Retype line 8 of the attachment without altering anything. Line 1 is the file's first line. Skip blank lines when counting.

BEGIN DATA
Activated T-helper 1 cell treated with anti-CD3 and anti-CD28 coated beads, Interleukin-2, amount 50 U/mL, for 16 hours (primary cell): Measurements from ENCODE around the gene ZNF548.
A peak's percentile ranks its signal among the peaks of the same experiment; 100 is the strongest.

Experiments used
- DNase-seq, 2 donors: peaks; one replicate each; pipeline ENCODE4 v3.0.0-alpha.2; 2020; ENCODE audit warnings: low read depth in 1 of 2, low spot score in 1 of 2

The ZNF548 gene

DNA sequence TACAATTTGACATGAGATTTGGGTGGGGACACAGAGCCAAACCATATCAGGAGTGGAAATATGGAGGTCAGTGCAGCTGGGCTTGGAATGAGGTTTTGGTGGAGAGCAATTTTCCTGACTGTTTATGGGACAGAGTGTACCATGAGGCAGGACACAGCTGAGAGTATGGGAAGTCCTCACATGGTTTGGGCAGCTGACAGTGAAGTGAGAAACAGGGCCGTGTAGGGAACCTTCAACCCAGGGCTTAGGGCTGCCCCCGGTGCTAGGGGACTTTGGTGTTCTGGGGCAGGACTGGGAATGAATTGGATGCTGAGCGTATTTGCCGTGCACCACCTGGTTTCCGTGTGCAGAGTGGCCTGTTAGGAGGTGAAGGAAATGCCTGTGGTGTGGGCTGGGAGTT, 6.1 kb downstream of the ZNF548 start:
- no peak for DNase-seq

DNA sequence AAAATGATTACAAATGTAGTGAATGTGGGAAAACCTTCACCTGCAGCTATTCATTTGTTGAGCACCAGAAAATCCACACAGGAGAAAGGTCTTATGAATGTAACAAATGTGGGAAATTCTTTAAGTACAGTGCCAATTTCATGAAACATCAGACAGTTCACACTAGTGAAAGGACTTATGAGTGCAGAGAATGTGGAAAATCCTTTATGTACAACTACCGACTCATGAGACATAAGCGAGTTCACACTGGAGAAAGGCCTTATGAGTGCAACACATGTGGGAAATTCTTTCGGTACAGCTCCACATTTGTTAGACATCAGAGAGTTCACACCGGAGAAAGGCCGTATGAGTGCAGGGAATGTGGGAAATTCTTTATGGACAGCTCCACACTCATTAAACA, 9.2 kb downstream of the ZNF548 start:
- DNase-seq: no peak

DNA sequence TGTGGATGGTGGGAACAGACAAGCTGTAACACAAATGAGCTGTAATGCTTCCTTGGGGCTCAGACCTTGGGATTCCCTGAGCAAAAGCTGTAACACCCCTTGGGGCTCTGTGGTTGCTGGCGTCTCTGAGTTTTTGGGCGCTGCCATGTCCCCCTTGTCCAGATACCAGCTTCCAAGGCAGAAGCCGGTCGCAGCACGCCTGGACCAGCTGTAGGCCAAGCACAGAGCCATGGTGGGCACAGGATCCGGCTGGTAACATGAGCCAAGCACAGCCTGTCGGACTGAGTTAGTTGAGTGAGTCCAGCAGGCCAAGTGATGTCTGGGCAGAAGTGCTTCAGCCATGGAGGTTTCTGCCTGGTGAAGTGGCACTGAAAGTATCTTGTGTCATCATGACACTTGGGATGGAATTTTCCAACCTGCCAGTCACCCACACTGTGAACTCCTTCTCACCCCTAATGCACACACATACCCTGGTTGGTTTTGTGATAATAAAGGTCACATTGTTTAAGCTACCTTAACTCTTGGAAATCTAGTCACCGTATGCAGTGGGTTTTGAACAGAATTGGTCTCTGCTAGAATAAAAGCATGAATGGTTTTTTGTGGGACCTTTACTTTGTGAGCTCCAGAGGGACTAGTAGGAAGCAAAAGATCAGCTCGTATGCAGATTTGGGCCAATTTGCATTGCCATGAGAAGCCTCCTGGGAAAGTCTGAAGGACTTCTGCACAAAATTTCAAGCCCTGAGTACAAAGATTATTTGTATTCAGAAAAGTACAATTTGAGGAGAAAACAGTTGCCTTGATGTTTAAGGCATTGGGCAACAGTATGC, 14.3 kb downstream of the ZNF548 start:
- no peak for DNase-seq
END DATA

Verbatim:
DNA sequence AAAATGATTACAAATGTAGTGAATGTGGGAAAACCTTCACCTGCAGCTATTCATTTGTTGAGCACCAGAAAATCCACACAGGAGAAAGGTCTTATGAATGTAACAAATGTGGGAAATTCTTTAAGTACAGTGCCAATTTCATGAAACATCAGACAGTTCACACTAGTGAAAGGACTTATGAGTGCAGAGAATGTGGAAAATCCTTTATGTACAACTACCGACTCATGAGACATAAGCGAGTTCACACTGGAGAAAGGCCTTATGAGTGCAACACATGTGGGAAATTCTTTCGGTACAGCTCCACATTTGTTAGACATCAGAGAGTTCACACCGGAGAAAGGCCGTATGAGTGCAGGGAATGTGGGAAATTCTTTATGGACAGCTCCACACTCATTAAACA, 9.2 kb downstream of the ZNF548 start: